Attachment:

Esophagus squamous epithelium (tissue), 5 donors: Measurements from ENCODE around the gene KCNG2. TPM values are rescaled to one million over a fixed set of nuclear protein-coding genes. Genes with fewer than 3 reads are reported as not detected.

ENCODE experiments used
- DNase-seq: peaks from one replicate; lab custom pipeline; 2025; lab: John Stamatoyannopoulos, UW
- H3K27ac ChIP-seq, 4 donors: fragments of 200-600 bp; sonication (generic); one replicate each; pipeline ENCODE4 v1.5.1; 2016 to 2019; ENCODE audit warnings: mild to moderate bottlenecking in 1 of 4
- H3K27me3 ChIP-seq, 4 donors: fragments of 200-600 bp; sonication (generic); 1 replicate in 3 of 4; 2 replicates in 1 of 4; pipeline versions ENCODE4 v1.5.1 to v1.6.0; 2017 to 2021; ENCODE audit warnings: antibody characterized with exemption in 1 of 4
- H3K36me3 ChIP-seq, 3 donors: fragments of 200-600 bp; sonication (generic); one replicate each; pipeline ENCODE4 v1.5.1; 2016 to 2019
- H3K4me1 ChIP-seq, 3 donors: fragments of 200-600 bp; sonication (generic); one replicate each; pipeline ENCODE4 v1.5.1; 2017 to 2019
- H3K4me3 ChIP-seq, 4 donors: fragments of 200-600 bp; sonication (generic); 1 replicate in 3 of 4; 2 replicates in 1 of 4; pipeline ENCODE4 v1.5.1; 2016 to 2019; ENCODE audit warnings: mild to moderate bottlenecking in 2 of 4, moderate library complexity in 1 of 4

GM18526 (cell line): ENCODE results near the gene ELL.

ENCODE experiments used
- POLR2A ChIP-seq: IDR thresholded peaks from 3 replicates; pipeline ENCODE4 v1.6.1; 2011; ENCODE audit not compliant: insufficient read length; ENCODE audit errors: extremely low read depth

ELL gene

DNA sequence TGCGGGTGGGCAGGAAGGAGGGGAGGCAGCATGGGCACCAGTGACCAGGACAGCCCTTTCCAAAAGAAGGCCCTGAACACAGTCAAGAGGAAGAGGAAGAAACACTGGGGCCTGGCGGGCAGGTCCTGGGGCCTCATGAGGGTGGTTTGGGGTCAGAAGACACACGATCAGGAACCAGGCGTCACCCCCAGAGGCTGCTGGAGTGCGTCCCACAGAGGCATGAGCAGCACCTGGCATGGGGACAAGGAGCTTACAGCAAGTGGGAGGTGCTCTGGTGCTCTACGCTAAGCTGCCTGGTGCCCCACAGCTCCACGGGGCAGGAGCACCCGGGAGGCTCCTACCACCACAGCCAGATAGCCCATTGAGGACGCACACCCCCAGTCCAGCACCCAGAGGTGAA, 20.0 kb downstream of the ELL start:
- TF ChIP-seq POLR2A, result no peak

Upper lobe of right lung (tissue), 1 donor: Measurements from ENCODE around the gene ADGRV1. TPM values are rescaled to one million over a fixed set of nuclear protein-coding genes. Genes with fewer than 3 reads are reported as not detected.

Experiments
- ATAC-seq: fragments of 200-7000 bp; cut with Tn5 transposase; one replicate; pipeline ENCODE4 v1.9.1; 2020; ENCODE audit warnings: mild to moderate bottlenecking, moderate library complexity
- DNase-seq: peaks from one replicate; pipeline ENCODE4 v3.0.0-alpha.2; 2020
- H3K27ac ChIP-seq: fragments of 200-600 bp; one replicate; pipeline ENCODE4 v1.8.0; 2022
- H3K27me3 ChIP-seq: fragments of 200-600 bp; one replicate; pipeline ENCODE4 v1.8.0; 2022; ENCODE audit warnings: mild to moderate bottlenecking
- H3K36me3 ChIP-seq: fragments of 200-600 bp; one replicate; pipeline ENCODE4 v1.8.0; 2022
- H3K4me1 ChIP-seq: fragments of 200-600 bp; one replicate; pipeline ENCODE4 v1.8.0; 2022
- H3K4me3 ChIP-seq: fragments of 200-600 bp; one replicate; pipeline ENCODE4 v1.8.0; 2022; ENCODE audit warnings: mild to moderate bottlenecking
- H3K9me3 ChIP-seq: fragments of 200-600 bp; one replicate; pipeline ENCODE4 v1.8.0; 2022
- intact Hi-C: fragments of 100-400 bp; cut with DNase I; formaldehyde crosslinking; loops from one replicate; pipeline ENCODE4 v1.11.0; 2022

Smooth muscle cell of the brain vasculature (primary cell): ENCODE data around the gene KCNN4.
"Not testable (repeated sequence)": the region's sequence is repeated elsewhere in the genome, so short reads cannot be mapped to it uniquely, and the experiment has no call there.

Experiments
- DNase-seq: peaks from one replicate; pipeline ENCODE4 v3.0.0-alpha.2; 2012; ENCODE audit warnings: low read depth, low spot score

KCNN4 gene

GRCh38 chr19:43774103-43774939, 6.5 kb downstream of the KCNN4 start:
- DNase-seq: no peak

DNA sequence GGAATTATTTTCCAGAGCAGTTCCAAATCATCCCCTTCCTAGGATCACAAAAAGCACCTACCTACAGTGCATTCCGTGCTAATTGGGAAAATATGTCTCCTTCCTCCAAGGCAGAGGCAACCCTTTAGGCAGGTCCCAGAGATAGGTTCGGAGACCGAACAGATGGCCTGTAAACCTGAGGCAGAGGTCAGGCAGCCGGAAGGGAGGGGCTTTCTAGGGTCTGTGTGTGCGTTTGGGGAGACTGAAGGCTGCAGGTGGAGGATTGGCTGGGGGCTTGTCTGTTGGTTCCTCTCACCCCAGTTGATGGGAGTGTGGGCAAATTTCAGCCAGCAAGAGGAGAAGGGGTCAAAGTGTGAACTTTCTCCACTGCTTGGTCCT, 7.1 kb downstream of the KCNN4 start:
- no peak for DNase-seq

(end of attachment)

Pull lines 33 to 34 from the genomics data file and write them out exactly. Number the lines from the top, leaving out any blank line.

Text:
DNA sequence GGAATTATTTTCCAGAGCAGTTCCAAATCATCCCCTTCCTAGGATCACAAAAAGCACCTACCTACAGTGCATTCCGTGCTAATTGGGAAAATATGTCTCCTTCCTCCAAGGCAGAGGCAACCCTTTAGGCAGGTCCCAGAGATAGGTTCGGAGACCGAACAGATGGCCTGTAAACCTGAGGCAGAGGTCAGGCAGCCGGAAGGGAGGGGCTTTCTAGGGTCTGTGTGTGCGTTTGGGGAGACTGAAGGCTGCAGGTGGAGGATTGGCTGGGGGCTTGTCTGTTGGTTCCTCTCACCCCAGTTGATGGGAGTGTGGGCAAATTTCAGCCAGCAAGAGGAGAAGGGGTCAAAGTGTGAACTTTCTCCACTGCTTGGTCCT, 7.1 kb downstream of the KCNN4 start:
- no peak for DNase-seq